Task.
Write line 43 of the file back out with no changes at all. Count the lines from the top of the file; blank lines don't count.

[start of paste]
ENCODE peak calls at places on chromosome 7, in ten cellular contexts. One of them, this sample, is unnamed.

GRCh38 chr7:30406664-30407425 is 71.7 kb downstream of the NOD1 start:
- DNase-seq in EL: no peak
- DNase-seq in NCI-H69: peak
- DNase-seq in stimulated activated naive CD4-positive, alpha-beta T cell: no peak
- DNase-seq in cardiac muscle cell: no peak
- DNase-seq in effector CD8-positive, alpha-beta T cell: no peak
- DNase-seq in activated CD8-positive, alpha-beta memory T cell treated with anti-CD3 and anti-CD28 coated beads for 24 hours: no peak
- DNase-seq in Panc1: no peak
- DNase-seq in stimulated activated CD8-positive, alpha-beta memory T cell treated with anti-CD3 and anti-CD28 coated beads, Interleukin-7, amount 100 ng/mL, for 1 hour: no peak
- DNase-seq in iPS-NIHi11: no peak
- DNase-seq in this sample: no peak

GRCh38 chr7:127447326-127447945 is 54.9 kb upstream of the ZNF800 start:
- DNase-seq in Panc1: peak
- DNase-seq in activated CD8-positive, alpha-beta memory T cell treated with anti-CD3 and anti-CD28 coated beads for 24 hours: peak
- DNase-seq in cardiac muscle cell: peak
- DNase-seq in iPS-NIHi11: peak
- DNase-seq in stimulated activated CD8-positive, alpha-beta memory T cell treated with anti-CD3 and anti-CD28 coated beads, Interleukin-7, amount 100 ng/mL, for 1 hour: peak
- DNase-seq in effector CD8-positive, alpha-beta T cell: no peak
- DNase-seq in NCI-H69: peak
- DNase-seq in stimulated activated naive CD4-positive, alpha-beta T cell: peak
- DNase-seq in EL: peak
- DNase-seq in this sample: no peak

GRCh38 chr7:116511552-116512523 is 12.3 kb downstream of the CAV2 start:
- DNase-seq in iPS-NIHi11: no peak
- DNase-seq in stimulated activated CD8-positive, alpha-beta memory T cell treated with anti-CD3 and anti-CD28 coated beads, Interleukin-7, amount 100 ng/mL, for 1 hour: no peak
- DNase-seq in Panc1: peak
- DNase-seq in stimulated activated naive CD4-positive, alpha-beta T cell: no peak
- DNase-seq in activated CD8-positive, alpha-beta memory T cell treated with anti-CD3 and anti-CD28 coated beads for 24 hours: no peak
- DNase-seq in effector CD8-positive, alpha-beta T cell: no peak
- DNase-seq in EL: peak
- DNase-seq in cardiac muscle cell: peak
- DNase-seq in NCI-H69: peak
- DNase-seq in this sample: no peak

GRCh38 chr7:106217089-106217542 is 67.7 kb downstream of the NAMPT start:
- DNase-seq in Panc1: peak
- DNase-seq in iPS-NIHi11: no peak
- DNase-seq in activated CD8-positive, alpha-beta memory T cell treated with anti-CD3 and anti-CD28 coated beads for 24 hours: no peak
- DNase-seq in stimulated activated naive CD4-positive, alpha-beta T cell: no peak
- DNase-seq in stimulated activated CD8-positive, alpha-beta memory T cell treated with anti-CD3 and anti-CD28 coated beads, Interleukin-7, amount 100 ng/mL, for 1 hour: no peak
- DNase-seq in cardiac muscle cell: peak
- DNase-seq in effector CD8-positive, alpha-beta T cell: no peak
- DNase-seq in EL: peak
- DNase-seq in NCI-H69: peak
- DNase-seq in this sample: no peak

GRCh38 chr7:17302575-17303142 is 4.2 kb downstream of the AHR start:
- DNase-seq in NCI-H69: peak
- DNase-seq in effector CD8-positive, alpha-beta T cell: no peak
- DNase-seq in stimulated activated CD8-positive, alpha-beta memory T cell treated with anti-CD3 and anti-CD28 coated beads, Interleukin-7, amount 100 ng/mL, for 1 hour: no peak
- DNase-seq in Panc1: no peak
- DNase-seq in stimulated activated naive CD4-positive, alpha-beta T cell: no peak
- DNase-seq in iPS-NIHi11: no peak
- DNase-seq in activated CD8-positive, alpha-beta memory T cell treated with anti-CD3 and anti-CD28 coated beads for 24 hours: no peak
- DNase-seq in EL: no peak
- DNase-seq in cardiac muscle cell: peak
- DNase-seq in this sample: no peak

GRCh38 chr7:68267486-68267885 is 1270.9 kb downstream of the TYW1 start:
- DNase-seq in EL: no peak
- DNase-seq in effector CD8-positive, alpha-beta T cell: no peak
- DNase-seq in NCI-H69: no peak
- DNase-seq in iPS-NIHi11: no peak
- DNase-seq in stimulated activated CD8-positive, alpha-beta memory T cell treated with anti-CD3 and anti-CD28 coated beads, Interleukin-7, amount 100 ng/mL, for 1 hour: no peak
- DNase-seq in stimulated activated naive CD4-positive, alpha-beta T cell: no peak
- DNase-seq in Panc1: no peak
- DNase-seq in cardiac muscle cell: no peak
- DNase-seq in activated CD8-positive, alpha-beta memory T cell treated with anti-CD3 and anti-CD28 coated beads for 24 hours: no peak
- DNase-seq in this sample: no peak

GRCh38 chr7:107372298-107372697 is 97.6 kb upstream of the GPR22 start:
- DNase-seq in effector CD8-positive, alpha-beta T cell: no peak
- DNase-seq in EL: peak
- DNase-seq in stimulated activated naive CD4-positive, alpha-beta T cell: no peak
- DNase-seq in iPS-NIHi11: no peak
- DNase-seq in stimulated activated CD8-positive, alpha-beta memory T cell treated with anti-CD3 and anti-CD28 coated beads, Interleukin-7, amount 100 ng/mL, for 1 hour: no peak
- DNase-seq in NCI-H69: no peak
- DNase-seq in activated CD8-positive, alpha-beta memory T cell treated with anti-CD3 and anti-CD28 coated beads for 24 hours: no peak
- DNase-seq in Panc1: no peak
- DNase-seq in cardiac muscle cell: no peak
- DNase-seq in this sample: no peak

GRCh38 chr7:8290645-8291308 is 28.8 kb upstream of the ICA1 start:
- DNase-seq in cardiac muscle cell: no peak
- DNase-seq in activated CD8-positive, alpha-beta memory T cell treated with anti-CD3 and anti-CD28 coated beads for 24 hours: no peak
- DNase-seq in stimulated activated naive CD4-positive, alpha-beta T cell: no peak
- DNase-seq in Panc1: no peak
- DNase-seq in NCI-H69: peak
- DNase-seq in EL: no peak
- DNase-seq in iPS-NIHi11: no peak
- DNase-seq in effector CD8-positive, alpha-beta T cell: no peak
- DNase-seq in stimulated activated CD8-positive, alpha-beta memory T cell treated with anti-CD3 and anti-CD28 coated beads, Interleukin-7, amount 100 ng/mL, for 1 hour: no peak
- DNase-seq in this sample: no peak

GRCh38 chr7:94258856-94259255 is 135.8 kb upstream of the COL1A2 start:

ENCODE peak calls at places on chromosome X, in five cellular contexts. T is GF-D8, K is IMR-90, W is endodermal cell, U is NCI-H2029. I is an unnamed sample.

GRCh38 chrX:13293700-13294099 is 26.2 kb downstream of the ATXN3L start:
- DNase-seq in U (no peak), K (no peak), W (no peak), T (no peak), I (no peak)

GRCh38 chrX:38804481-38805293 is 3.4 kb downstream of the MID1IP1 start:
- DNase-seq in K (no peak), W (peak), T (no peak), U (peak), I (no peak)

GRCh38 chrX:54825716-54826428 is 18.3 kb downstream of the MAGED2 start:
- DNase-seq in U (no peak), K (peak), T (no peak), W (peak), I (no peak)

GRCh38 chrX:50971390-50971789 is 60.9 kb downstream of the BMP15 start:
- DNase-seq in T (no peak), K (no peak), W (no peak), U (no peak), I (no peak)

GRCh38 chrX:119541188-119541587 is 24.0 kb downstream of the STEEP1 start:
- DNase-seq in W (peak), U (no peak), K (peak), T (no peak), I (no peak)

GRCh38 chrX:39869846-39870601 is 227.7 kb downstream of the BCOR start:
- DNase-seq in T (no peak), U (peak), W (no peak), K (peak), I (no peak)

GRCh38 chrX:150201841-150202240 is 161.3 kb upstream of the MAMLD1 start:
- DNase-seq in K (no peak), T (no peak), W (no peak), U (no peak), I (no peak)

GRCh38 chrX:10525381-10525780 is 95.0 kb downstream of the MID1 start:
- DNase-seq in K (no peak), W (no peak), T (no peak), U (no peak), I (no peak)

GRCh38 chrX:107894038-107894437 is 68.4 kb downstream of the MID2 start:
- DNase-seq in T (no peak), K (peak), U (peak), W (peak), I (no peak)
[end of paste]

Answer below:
- DNase-seq in EL: peak